author = "Emanuel Towfigh and Sebastian Goerg and Andreas Gloeckner and Philip Leifeld and Aniol Llorente-Sauger and Sophie Bade and Carlos Kurschilgen",
year = "2016",
month = may,
day = "11",
doi = "10.1007/s11127-016-0330-y",
language = "English",
volume = "167",
pages = "47–65",
journal = "Public Choice",
issn = "0048-5829",
publisher = "Springer Netherlands",
number = "1-2",

}

RIS

TY - JOUR

T1 - Do direct-democratic procedures lead to higher acceptance than political representation?

AU - Towfigh, Emanuel

AU - Goerg, Sebastian

AU - Gloeckner, Andreas

AU - Leifeld, Philip

AU - Llorente-Sauger, Aniol

AU - Bade, Sophie

AU - Kurschilgen, Carlos

PY - 2016/5/11

Y1 - 2016/5/11

N2 - Do direct-democratic decisions meet more acceptance than decisions arrived at through representative procedures? We conduct an experimental online vignette study with a German sample to investigate how voters’ acceptance of a political decision depends on the decision-making procedure. For a set of different topics, we investigate how acceptance varies depending on whether the decision is the result of a direct-democratic institution, a party in a representative democracy, or an expert committee. Our results show that for important topics, a direct-democratic decision results in higher acceptance; this finding particularly holds for those who have a different opinion than the decision outcome. However, if the topic is of limited importance to the voters, their acceptance does not differ between the mechanisms. Our results imply that a combination of representative democracy and direct democracy, conditional on the distribution of issue importance among the electorate, may be optimal with regard to acceptance of political decisions.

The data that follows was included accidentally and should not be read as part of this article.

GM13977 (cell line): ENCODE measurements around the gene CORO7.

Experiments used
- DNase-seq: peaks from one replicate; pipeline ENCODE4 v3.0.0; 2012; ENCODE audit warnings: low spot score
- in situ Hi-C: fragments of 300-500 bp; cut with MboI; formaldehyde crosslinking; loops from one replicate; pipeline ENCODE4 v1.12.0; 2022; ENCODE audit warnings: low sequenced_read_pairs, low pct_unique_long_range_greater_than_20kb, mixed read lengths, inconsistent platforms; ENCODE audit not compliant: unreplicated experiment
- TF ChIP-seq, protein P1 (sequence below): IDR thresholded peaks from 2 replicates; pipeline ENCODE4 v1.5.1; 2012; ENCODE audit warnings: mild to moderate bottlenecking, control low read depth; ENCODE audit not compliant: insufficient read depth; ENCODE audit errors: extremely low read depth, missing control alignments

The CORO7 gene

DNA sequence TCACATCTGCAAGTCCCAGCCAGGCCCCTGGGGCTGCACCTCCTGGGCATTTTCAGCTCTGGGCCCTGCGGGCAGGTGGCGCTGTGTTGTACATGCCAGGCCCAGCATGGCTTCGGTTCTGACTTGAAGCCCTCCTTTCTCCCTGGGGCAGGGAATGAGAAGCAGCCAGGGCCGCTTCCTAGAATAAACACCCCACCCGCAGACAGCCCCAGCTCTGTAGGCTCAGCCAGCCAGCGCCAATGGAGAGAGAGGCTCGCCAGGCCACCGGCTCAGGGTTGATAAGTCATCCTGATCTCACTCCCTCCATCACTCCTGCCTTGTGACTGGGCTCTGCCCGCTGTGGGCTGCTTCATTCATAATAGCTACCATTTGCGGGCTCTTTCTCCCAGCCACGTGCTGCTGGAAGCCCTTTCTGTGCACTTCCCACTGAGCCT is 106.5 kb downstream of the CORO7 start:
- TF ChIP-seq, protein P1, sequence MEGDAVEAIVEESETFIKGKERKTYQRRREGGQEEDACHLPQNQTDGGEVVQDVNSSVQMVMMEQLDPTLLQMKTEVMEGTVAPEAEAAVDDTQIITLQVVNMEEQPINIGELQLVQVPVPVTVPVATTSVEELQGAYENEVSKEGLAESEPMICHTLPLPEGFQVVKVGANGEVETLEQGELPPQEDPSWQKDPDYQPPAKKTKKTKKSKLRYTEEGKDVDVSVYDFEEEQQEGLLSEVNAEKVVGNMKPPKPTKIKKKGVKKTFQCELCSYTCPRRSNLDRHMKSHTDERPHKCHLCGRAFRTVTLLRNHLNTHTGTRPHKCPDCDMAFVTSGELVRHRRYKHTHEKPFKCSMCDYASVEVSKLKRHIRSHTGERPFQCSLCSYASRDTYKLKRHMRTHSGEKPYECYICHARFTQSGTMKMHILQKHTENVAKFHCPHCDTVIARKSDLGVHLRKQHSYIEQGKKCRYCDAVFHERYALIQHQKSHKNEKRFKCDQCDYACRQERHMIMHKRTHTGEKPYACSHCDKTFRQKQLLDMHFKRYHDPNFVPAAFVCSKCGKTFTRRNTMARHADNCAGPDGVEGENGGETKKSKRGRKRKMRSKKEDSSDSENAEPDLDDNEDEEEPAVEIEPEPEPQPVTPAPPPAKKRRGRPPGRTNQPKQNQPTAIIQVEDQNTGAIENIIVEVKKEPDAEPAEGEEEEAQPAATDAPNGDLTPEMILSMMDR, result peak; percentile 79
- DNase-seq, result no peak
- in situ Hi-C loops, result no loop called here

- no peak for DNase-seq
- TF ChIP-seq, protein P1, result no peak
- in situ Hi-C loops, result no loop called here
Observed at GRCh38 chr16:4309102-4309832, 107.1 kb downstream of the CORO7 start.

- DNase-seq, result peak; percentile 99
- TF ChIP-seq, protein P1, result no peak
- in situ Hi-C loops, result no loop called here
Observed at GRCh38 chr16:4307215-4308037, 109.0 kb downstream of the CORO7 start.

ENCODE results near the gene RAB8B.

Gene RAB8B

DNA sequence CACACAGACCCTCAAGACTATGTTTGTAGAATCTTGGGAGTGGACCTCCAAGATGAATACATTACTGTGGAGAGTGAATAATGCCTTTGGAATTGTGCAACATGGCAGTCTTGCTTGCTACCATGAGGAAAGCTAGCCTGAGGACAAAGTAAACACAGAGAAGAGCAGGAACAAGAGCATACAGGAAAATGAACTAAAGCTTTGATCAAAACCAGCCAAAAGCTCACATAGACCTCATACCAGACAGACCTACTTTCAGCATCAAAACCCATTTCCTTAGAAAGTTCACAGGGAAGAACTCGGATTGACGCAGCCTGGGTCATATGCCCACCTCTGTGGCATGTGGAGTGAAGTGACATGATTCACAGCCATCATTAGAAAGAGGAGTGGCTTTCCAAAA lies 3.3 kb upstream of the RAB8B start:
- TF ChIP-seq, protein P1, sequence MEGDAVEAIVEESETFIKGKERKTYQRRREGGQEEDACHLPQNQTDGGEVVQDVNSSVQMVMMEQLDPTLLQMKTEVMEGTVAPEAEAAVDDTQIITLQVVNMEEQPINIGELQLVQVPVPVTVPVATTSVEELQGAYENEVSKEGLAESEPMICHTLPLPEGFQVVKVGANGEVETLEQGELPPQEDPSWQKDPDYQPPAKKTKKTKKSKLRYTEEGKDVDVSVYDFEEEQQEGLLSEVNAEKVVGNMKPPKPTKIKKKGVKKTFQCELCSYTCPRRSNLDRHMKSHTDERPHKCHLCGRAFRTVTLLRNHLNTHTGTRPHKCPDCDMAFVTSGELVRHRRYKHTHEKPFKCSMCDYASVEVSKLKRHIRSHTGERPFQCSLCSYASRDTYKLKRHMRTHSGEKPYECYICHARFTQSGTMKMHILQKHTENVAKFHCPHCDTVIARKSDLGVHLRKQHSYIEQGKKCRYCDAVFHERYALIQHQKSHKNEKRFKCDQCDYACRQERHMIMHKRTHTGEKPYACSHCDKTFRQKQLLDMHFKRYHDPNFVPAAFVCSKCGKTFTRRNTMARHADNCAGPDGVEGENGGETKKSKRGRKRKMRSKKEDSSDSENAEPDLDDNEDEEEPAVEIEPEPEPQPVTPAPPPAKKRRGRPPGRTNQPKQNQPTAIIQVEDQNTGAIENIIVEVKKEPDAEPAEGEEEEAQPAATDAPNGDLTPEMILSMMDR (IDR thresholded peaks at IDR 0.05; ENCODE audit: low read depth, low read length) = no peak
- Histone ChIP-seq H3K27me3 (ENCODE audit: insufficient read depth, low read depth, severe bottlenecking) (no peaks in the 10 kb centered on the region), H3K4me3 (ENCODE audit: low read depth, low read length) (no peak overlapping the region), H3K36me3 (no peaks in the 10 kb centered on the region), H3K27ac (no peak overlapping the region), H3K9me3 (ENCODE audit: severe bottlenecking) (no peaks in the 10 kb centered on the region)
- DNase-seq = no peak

AB - Do direct-democratic decisions meet more acceptance than decisions arrived at through representative procedures? We conduct an experimental online vignette study with a German sample to investigate how voters’ acceptance of a political decision depends on the decision-making procedure. For a set of different topics, we investigate how acceptance varies depending on whether the decision is the result of a direct-democratic institution, a party in a representative democracy, or an expert committee. Our results show that for important topics, a direct-democratic decision results in higher acceptance; this finding particularly holds for those who have a different opinion than the decision outcome. However, if the topic is of limited importance to the voters, their acceptance does not differ between the mechanisms. Our results imply that a combination of representative democracy and direct democracy, conditional on the distribution of issue importance among the electorate, may be optimal with regard to acceptance of political decisions.

U2 - 10.1007/s11127-016-0330-y

DO - 10.1007/s11127-016-0330-y

M3 - Article

VL - 167

SP - 47

EP - 65

JO - Public Choice

JF - Public Choice

SN - 0048-5829

IS - 1-2

ER -